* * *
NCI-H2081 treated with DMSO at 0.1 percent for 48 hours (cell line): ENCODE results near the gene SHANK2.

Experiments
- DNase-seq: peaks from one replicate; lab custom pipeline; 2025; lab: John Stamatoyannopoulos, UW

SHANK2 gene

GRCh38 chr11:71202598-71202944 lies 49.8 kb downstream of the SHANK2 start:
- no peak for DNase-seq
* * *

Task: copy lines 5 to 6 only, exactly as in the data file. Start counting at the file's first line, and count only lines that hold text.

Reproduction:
GRCh38 chr11:71202598-71202944 lies 49.8 kb downstream of the SHANK2 start:
- no peak for DNase-seq